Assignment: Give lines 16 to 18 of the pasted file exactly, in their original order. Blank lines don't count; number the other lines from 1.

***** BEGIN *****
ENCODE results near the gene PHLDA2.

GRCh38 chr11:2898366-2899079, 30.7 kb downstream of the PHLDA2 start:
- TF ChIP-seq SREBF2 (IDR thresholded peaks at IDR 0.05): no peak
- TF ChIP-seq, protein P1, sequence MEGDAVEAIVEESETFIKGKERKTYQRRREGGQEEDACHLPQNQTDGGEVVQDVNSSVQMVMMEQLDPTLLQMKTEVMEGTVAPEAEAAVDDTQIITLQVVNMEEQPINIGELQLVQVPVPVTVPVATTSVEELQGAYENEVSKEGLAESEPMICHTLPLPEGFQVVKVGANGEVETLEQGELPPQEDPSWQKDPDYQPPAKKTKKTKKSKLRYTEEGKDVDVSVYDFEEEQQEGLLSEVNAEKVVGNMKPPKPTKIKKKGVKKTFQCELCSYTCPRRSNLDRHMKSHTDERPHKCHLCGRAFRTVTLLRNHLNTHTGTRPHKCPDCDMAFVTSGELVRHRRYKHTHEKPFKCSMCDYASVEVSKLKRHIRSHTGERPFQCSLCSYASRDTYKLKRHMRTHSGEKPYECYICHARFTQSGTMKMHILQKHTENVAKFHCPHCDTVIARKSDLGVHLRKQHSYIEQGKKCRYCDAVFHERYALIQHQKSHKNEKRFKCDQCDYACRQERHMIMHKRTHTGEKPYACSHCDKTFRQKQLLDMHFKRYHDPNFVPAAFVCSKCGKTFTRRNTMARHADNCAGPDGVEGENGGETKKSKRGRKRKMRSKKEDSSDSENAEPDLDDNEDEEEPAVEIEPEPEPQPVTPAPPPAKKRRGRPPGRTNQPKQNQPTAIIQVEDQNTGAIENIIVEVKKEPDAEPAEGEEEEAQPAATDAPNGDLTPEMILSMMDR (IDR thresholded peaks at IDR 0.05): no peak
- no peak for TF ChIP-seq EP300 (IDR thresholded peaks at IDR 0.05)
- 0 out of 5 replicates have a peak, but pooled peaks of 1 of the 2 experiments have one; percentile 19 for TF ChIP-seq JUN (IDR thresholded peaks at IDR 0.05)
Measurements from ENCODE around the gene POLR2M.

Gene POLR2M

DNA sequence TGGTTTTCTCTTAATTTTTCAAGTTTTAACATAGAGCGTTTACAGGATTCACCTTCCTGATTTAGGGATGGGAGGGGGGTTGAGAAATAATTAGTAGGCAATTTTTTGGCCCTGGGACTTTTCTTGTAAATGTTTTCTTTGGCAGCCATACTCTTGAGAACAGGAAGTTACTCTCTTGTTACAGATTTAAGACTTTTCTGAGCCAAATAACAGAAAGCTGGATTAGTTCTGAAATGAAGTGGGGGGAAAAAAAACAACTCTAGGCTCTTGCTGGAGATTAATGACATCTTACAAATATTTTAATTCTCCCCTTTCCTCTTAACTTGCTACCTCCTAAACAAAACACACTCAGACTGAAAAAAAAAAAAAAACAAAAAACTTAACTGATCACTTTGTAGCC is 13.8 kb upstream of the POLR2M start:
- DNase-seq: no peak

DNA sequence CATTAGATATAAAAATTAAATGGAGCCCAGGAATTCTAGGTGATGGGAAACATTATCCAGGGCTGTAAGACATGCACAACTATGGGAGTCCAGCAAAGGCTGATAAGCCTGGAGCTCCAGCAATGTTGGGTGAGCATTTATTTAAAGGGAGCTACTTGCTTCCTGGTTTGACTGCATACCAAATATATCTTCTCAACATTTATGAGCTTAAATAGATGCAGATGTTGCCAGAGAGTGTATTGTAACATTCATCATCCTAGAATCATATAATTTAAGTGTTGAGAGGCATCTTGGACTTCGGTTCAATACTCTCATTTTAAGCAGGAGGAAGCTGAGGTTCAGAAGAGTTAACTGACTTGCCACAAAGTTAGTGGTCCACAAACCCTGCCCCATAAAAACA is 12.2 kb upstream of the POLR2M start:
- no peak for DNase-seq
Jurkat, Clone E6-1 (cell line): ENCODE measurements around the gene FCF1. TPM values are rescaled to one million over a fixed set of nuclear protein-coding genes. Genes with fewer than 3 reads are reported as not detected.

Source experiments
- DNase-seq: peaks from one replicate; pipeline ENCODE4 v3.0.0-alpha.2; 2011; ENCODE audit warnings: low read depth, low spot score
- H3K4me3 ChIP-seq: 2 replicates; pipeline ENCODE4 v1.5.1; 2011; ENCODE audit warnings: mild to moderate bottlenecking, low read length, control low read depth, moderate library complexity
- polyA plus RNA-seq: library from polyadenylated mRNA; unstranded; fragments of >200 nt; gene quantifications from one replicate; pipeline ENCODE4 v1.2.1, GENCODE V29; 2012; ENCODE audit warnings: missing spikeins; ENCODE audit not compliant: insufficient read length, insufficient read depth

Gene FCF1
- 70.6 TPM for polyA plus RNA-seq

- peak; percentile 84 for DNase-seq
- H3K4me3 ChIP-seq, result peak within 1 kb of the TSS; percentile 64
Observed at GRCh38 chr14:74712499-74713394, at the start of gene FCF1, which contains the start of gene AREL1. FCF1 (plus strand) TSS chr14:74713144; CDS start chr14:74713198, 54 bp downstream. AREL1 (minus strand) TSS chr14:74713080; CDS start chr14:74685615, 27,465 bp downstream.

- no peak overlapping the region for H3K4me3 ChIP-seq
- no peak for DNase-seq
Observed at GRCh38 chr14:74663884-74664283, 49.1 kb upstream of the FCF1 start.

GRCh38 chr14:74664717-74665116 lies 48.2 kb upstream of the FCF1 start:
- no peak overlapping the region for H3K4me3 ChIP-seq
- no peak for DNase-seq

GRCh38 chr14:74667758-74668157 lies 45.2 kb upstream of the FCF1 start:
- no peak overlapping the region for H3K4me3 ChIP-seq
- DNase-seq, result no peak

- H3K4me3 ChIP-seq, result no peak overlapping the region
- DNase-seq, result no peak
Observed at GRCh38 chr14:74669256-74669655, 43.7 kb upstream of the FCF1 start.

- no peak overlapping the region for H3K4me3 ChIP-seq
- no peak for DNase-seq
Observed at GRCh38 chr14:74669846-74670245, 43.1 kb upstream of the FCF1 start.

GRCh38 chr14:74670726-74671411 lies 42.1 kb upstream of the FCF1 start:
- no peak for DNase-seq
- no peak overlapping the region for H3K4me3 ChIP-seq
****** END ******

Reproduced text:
- H3K4me3 ChIP-seq: 2 replicates; pipeline ENCODE4 v1.5.1; 2011; ENCODE audit warnings: mild to moderate bottlenecking, low read length, control low read depth, moderate library complexity
- polyA plus RNA-seq: library from polyadenylated mRNA; unstranded; fragments of >200 nt; gene quantifications from one replicate; pipeline ENCODE4 v1.2.1, GENCODE V29; 2012; ENCODE audit warnings: missing spikeins; ENCODE audit not compliant: insufficient read length, insufficient read depth

Gene FCF1